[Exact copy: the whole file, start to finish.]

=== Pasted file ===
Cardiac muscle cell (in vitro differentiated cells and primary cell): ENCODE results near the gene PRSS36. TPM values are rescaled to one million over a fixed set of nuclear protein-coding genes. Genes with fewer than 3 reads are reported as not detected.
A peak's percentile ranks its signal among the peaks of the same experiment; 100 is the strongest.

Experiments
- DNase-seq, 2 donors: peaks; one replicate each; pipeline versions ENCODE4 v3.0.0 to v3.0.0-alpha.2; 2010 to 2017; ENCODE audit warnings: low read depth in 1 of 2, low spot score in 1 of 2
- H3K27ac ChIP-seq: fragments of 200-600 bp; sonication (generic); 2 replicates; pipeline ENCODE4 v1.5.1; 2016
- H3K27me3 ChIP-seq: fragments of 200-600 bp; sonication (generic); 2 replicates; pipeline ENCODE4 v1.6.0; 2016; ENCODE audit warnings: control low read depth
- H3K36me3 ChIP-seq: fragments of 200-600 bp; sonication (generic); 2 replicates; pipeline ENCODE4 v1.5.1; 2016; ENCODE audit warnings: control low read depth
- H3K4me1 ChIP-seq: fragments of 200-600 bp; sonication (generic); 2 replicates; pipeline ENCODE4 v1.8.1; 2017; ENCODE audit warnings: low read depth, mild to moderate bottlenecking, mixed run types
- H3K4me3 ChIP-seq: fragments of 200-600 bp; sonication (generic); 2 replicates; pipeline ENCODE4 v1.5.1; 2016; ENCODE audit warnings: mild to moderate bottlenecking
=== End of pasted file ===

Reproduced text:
Cardiac muscle cell (in vitro differentiated cells and primary cell): ENCODE results near the gene PRSS36. TPM values are rescaled to one million over a fixed set of nuclear protein-coding genes. Genes with fewer than 3 reads are reported as not detected.
A peak's percentile ranks its signal among the peaks of the same experiment; 100 is the strongest.

Experiments
- DNase-seq, 2 donors: peaks; one replicate each; pipeline versions ENCODE4 v3.0.0 to v3.0.0-alpha.2; 2010 to 2017; ENCODE audit warnings: low read depth in 1 of 2, low spot score in 1 of 2
- H3K27ac ChIP-seq: fragments of 200-600 bp; sonication (generic); 2 replicates; pipeline ENCODE4 v1.5.1; 2016
- H3K27me3 ChIP-seq: fragments of 200-600 bp; sonication (generic); 2 replicates; pipeline ENCODE4 v1.6.0; 2016; ENCODE audit warnings: control low read depth
- H3K36me3 ChIP-seq: fragments of 200-600 bp; sonication (generic); 2 replicates; pipeline ENCODE4 v1.5.1; 2016; ENCODE audit warnings: control low read depth
- H3K4me1 ChIP-seq: fragments of 200-600 bp; sonication (generic); 2 replicates; pipeline ENCODE4 v1.8.1; 2017; ENCODE audit warnings: low read depth, mild to moderate bottlenecking, mixed run types
- H3K4me3 ChIP-seq: fragments of 200-600 bp; sonication (generic); 2 replicates; pipeline ENCODE4 v1.5.1; 2016; ENCODE audit warnings: mild to moderate bottlenecking